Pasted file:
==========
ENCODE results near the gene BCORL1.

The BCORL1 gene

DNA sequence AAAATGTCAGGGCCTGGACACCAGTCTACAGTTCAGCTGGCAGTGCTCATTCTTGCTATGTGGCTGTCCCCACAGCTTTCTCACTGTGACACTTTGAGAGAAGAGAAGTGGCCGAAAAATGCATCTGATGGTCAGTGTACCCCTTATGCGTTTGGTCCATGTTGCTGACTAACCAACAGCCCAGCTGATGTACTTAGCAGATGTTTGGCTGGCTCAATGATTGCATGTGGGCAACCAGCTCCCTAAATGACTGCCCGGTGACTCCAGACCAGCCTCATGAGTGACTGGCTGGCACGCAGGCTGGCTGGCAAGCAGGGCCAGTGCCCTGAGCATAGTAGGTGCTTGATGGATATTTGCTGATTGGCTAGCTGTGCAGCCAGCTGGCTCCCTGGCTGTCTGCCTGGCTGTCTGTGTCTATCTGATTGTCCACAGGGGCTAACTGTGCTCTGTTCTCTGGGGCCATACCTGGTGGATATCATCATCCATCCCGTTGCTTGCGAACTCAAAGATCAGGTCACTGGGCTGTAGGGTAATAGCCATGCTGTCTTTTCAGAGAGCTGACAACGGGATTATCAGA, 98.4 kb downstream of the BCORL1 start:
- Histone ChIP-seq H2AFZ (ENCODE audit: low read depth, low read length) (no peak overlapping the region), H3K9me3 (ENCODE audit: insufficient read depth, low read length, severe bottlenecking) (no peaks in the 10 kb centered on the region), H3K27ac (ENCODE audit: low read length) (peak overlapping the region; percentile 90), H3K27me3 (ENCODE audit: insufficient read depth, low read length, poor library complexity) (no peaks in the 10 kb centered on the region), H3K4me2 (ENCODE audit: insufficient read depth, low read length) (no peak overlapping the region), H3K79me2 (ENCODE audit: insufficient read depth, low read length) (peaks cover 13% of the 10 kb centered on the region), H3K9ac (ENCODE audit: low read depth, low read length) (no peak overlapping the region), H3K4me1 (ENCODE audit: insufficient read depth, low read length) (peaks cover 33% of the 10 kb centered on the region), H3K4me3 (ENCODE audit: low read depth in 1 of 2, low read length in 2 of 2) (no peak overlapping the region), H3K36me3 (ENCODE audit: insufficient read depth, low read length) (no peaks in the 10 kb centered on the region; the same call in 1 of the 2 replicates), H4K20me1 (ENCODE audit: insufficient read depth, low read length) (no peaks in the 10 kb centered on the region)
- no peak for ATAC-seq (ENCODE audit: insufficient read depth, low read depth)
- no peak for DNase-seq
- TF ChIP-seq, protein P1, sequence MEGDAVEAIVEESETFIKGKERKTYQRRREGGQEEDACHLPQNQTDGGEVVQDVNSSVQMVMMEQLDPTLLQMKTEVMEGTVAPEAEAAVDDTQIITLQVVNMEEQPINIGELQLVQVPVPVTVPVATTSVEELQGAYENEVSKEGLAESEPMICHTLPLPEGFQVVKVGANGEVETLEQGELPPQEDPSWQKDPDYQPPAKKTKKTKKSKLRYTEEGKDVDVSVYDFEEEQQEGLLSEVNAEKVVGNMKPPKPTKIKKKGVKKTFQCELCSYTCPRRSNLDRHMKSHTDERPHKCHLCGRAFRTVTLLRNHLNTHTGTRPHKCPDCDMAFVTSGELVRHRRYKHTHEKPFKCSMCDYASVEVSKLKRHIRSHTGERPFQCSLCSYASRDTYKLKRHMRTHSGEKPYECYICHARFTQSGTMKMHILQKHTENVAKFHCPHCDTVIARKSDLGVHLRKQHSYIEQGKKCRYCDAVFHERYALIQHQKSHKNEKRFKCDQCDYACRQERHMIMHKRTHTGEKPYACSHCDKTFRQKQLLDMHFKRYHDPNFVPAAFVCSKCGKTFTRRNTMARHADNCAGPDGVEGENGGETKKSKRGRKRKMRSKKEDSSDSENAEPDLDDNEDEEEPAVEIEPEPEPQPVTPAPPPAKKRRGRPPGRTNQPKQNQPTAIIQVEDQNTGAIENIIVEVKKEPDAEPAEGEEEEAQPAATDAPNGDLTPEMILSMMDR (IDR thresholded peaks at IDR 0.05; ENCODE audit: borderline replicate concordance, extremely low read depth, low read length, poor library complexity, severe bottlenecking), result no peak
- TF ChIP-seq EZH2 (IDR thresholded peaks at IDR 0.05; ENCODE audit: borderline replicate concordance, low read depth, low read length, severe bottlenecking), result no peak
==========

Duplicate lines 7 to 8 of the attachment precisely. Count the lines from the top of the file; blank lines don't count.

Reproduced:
- TF ChIP-seq, protein P1, sequence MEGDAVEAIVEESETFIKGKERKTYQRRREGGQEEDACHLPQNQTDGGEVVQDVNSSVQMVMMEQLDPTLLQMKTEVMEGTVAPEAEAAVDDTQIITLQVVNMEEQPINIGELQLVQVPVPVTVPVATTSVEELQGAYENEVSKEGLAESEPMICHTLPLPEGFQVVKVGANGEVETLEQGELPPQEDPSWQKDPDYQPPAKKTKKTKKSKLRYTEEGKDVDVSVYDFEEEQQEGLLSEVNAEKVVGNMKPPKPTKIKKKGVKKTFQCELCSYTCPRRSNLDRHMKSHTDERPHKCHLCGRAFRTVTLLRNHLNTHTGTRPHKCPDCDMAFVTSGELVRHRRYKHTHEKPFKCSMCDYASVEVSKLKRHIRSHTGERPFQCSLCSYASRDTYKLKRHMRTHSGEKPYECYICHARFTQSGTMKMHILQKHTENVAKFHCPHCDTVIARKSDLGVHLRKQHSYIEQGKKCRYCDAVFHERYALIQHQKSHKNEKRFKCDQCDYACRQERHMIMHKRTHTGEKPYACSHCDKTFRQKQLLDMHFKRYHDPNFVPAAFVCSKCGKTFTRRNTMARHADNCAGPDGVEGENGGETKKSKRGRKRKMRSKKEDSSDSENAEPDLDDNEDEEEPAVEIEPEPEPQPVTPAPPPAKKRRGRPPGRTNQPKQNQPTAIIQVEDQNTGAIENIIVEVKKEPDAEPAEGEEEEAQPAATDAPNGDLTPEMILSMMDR (IDR thresholded peaks at IDR 0.05; ENCODE audit: borderline replicate concordance, extremely low read depth, low read length, poor library complexity, severe bottlenecking), result no peak
- TF ChIP-seq EZH2 (IDR thresholded peaks at IDR 0.05; ENCODE audit: borderline replicate concordance, low read depth, low read length, severe bottlenecking), result no peak